Here is how the process goes.
• You get the mortgage pre-approval
• Find a home and place an offer with a condition of financing date and likely a home inspection one as well
• The application is sent off for approval based on both you and the property and you provide all the necessary paperwork
• The bank says they are 100% happy with you and you say you are 100% happy with the offer of financing and you remove the financing condition. Do not make any changes to your financial picture after you remove the condition. It can be cancelled if you leave your job, take on more debt or rack up the credit cards.
• You meet with the lawyer to provide the balance of the down payment, cover the other costs
• Day of possession you are given the keys once it is confirmed that the funds have transferred to the seller
• Congrats! You own an home

This has been a crash course in buying a home, but there are so many resources online or available to you for free over the phone that it shouldn’t be too awful. Happy house hunting and we look forward to helping you at Dominion Lending Centres!

PAM PIKKERT
Dominion Lending Centres – Accredited Mortgage Professional

15 May

NEW LISTINGS IN TORONTO SURGE 36% AS SALES DECLINE

Latest News

Posted by: MANJIT SINGH BHONDHI

NEW LISTINGS IN TORONTO SURGE 36% AS SALES DECLINE

New Listings in Toronto Surge 36% As Sales DeclineSince last month’s release of CREA housing data, the Ontario government has introduced a similar 15% tax on foreign purchases in the Greater Golden Horseshoe (GGH), which is Canada’s largest urbanized area centred on the City of Toronto, where house prices have risen very sharply over the past decade and spiked in 2016 (see map below). This has caused great concern at all levels of government. The Bank of Canada has repeatedly warned that the housing boom is unsustainable and household debt levels relative to income at record highs is a threat to financial stability.

Not seasonally adjusted sales were down 7.5% year-over-year, with widespread declines led by the Lower Mainland of British Columbia, where activity continues to run well below last year’s record levels. Sales in Calgary and Edmonton are up from last year’s lows and are trending higher in Ottawa and Montreal.

New Listings in Toronto Surge 36% As Sales Decline

According to Gregory Klump, CREA’s Chief Economist, “Homebuyers and sellers both reacted to the recent Ontario government policy announcement aimed at cooling housing markets in and around Toronto. The number of new listings in April spiked to record levels in the GTA, Oakville-Milton, Hamilton-Burlington and Kitchener-Waterloo, where there had been a severe supply shortage. And with only ten days to go between the announcement and the end of the month, sales in each of these markets were down from the previous month. It suggests these housing markets have started to cool. Policy makers will no doubt continue to keep a close eye on the combined effect of federal and provincial measures aimed at cooling housing markets…, while avoiding further regulatory changes that risk producing collateral damage in communities where the housing market is well balanced or already favours buyers.”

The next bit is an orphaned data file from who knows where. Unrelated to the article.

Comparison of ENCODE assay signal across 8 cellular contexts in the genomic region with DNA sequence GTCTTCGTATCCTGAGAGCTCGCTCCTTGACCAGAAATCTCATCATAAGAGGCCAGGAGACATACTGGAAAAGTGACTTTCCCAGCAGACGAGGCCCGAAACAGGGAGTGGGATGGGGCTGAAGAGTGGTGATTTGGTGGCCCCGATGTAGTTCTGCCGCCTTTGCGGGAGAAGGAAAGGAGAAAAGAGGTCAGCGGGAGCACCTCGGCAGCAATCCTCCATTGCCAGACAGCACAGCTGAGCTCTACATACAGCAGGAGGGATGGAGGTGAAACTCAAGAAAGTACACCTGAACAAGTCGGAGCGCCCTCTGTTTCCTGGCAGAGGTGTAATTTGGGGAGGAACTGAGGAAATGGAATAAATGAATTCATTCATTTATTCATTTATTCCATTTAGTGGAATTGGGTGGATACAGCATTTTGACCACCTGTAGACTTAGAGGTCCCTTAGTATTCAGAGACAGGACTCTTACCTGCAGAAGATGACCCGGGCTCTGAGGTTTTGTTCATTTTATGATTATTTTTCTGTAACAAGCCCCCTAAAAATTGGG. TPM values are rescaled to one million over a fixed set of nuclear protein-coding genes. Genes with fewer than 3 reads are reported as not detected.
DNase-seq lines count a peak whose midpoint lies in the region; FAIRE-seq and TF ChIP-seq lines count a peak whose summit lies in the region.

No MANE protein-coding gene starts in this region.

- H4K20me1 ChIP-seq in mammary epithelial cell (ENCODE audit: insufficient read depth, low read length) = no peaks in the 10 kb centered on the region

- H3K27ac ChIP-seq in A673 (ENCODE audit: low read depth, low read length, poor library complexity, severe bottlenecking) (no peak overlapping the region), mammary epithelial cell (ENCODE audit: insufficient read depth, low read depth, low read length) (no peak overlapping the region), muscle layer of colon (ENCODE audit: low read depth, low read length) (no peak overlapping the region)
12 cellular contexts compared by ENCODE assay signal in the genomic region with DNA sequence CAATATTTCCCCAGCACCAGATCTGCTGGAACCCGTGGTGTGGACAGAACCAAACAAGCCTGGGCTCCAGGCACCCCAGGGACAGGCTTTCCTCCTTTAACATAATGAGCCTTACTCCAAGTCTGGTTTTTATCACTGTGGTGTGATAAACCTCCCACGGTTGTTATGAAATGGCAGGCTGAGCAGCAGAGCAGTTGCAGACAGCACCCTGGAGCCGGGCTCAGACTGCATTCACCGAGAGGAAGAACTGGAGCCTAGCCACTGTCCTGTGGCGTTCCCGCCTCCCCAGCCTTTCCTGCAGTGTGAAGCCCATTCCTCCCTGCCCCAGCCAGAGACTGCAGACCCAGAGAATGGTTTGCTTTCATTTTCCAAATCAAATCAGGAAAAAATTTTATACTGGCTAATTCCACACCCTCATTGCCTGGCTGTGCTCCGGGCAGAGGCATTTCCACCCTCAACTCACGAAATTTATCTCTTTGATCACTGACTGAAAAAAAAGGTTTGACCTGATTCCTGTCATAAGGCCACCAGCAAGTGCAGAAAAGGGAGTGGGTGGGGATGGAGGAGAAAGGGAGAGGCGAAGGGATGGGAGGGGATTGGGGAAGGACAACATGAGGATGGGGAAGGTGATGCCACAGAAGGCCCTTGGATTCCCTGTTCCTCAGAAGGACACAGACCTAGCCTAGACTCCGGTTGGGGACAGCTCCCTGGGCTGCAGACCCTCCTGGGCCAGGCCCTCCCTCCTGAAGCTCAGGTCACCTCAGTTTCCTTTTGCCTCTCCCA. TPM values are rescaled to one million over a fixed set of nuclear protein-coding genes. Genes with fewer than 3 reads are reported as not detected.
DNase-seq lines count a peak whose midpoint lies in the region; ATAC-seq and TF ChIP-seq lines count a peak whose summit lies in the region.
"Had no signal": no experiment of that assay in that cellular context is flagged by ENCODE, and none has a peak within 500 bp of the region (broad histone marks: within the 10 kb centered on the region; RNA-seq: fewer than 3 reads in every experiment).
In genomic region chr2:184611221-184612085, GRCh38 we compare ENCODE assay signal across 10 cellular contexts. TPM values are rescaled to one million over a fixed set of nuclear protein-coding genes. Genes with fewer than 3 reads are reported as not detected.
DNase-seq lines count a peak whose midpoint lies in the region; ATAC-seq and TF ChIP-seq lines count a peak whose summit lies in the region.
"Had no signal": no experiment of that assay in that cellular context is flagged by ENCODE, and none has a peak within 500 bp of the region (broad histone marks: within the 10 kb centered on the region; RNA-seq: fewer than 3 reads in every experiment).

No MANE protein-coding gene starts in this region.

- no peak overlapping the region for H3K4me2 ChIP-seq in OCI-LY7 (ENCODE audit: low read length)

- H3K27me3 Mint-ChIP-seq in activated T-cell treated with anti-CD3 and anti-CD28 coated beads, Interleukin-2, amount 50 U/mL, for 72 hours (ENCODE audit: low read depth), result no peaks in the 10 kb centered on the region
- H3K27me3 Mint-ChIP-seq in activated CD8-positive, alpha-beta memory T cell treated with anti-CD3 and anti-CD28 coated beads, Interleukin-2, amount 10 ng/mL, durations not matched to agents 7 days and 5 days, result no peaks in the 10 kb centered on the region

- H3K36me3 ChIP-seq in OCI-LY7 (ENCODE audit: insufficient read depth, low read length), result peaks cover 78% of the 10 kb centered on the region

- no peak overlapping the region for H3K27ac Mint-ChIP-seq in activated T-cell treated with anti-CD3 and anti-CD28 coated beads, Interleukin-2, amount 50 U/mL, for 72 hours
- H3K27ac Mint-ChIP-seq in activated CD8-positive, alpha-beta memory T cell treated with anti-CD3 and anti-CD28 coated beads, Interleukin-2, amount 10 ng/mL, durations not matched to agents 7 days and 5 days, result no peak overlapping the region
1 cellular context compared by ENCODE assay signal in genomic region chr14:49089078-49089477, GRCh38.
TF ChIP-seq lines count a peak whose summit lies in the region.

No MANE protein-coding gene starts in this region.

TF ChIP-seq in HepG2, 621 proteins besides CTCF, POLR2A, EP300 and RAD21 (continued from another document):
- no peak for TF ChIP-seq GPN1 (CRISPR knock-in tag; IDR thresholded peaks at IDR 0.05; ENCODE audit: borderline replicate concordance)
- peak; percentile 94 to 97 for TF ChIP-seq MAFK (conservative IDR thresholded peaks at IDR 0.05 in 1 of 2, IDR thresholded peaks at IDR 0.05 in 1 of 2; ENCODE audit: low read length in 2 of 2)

New Listings Shot Up in April

The number of newly listed homes jumped 10% in April, led by a 36% surge in the GTA. Housing markets in the GGH also saw similar percentage increases. Supply shortages have been a major issue depressing sales activity and raising prices, especially in and around Toronto and parts of B.C.

The jump in new listings and the decline in sales eased the national sales-to-new listings ratio to 60.1% in April compared to 67.3% in March. The ratio in the range of 40%-to-60% is considered generally consistent with balanced housing market conditions. Above 60% is considered a sellers’ market and below 40%, a buyers’ market.

The sales-to-new-listings ratio was above the sellers’ market threshold in about half of all local housing markets, the majority of which continued to be in British Columbia, in and around the Greater Toronto Area and across Southwestern Ontario.

Number of Months of Inventory

The number of months of inventory is another important measure of the balance between housing supply and demand. It represents the number of months it would take to completely liquidate current inventories at the current rate of sales activity.

There were 4.2 months of inventory on a national basis at the end of April–up slightly from 4.1 months in March when it fell to its lowest level in almost a decade.

Although new listings surged in the Greater Golden Horseshoe, inventories remain very tight across the region. Ontario’s recent changes to housing policy were announced late in the month, so their full effect on the balance between supply and demand is yet to be seen.

Prices Continue to Rise

The Aggregate Composite MLS House Price Index (HPI) rose 19.8% year-over-year last month. Once again, price gains accelerated for all benchmark housing categories tracked by the index.